Many of us hope to leave something behind for our loved ones when we pass away. But the probate process is complex. To understand how to better manage potential probate fees, let’s explore what probate is and how the process works.
What Is Probate?
Probate is the legal process that wraps up a person’s legal and financial affairs after their death. During the probate process, a person’s property is identified, cataloged, and appraised. In addition, probate makes certain any outstanding debts and taxes are paid. It can be a complex process filled with very specific legal requirements.
For example, if someone dies without a valid will, the probate court sees that the deceased person’s assets are distributed according to the laws of the state.
If someone dies with a valid will, the probate court is charged with ensuring the deceased person’s assets are distributed according to their wishes.
Every estate passes through probate following the owner's death. Probate can take anywhere from a few months to more than a year. If there is a will, and one or more of the heirs chooses to contest the document, the process can take a lot longer.1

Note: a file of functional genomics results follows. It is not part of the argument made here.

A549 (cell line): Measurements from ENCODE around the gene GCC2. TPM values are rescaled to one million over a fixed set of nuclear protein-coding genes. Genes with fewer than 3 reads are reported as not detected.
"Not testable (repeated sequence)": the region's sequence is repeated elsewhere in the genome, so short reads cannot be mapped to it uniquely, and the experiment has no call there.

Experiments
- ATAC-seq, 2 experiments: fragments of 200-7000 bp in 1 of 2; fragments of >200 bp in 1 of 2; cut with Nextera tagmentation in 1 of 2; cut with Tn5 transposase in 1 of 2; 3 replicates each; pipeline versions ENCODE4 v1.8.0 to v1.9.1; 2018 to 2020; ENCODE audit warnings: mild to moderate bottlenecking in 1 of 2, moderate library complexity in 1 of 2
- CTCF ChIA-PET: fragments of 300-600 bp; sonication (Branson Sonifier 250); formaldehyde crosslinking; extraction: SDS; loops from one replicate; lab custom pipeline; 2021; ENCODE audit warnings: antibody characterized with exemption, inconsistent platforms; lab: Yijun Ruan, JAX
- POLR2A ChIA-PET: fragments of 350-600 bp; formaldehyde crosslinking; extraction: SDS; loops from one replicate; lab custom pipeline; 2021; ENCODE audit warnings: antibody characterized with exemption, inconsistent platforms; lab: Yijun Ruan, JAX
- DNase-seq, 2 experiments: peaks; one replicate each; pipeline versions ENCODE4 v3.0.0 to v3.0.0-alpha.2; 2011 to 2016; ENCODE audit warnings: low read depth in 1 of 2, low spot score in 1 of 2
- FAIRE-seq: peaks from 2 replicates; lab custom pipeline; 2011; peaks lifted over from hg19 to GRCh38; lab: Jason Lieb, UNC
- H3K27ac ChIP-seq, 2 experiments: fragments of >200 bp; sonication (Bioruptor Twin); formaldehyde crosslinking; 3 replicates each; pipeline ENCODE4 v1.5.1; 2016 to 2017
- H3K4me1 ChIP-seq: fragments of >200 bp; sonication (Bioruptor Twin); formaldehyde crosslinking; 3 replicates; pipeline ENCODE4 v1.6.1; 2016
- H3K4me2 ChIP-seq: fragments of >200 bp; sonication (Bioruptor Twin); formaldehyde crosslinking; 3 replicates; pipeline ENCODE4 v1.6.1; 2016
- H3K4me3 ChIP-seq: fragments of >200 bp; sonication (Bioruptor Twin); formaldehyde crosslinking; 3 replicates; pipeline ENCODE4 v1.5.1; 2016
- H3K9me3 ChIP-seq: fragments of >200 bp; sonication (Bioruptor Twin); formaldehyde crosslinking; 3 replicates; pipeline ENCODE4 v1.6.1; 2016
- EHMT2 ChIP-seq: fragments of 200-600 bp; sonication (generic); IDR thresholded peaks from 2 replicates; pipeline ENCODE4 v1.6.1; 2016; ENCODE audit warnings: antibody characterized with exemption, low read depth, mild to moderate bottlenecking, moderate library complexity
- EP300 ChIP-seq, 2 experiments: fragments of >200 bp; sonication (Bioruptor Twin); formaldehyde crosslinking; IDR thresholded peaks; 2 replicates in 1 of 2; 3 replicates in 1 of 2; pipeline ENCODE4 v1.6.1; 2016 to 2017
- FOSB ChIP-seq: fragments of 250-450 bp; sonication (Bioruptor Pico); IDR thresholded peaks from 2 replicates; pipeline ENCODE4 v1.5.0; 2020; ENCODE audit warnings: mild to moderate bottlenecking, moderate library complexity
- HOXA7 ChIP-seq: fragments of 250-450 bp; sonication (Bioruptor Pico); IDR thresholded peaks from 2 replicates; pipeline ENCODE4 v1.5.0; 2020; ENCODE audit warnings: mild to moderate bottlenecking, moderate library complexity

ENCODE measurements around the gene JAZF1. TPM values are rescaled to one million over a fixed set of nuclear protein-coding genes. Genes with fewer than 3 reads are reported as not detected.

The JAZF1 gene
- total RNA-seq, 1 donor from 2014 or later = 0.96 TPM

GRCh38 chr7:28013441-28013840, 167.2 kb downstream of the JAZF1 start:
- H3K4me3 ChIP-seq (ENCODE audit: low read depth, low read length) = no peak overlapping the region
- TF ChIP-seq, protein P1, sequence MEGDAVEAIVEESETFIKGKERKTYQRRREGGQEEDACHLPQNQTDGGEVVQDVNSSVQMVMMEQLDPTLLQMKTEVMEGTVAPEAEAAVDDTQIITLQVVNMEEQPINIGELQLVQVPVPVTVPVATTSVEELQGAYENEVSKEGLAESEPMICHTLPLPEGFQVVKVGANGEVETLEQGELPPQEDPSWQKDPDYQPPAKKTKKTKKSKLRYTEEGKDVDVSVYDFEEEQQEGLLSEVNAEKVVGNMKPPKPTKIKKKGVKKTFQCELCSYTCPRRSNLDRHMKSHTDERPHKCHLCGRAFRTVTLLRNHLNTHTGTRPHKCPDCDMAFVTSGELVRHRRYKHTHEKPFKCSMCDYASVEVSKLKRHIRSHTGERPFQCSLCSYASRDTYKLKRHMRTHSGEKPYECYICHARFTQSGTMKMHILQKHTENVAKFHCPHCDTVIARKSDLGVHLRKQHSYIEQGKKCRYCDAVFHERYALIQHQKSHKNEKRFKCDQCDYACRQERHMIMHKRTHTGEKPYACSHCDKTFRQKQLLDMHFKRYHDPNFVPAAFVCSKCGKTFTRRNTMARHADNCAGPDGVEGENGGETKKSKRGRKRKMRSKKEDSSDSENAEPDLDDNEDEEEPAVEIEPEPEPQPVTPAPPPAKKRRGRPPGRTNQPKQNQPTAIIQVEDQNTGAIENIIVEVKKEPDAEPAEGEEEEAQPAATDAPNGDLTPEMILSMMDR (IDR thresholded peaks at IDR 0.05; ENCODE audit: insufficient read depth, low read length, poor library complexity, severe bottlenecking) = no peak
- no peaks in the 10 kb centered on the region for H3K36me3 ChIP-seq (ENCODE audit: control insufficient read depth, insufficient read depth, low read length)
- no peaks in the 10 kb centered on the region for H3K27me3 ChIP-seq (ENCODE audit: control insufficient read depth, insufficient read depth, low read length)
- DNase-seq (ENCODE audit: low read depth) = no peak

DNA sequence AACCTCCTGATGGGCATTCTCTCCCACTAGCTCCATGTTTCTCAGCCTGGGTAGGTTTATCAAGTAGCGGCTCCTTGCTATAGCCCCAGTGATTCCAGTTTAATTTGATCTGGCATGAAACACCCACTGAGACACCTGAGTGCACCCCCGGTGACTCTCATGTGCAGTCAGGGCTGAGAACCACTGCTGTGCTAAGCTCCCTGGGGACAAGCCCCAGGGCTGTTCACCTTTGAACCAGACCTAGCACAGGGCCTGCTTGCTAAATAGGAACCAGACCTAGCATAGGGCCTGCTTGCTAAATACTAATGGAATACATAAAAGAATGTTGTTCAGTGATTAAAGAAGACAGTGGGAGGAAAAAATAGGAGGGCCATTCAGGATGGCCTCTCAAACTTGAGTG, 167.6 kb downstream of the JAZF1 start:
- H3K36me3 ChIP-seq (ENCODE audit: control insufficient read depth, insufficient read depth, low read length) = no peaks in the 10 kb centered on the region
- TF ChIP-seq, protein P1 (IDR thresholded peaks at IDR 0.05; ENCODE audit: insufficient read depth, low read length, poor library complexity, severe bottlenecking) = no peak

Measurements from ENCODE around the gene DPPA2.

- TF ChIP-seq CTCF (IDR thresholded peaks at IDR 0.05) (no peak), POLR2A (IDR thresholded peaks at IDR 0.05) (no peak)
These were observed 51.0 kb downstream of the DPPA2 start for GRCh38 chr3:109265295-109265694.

Probate also can be expensive. Even though probate costs are capped in some states, they can easily cost 3 to 7 percent or more of the estate’s value. That’s calculated on the gross value of the estate – before taxes, debts, and other expenses are paid. And if the probate process is challenged, legal costs can rise.2
Finally, probate takes place in a public court. That means everything is a matter of public record, so there is no privacy. Anyone can find out exactly what was left behind and how much each of a deceased person’s heirs received. They can also review the court records for the deceased person’s estate. Those who have concerns for their heirs’ privacy may want to take steps to manage the probate process.
Property That May Avoid Probate
Some assets can be structured, so they may not have to go through probate. Here’s a partial list of assets that may avoid the probate process:
1. Property held in a trust3
2. Jointly held property (but not common property)
3. Death benefits from insurance policies (unless payable to the estate)4
4. Property given away before you die
5. Assets in a pay-on-death account
6. Retirement accounts with a named beneficiary